I based it on starting 12 weeks out from Norseman. I listed the one key thing I had to do each week in each discipline. I’d normally manage to run and bike outside of this BUT the priority was to do these. By only having thee key points I was able to fit them into my week. I also preferred time over distance as distance can be a cheat. A hilly 100 miler is different to flat 100 miler but five hours in the saddle is always five hours in the saddle.
10K + half marathon
HALF IRON MAN
I was 172nd in the swim with a time of 1 hr 21 min
I was 209th on the bike with a time of 8 hr 1 min
I was 41st/58th run (white tshirt) with a time of 6hr 13 min
SO I comfortably made the white shirt times and cutoff. I also felt fine all the way round. I wasn’t quick but I was steady.
Looking back at my plan I couldn’t have done much more based on the time I had available and the desire to still have a life outside of training.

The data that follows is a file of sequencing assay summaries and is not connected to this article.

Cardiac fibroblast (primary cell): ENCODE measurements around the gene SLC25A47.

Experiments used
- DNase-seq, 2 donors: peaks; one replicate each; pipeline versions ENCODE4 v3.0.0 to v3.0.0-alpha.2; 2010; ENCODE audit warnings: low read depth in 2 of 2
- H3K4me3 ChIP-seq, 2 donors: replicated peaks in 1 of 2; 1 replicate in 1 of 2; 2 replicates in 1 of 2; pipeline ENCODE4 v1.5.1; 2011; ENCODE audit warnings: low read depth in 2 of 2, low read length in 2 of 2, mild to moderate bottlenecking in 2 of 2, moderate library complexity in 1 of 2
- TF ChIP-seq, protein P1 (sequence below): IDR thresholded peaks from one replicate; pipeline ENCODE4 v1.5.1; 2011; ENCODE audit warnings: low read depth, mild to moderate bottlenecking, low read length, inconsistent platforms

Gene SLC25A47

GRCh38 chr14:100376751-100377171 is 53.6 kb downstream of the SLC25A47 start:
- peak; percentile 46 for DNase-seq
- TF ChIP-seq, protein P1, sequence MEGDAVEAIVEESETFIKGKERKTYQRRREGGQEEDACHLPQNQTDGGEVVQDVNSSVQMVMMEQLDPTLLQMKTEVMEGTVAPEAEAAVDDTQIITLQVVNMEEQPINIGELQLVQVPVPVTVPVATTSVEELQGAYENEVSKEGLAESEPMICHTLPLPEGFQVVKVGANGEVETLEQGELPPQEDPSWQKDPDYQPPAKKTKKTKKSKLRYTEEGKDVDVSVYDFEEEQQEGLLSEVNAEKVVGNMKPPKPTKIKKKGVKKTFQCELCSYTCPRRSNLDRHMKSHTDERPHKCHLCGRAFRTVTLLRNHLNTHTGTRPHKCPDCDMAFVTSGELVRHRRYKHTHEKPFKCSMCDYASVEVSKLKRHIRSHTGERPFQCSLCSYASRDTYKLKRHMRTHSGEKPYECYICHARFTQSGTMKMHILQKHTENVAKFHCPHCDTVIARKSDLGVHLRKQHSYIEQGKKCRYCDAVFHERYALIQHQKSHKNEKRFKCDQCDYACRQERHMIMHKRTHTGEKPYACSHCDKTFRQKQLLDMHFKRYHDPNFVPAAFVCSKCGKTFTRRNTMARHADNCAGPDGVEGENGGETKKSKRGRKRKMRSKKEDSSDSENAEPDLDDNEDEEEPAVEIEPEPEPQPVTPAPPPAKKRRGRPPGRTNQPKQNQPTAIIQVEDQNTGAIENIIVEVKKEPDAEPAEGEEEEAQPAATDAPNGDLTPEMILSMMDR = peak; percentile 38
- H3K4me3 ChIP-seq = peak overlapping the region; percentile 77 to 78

The downside of my plan – I had low level anxiety for weeks leading up-to the race. Every day I’d wake up thinking what do I need to do today to get through the race? If I was to do it again I wouldn’t have that anxiety because I’d trust in my plan. I could have avoided this by having a coach but I hate being told what to do. A coach would have made me more anxious!
If you fancy giving it a go hopefully this post and the one about logistics will give you a good idea about how to do it.
If you are thinking of doing Norseman and you’re based in the UK then its worth knowing the logistics of how to get there and back and how much it’ll cost. Whatever figure you’re thinking of, double it and then add a bit. That’ll be the figure you actually spend!
There was only two direct flights to Norway from Scotland when I booked. The choice was either Aberdeen to Bergen, or Edinburgh to Oslo.
The closest Airport to the start in Eidfjord is Bergen but the closest airport to the finish in Rjukan is Oslo.
I’d rather have a short drive after the race than before so I booked Oslo. I also live much closer to Edinburgh Airport than Aberdeen.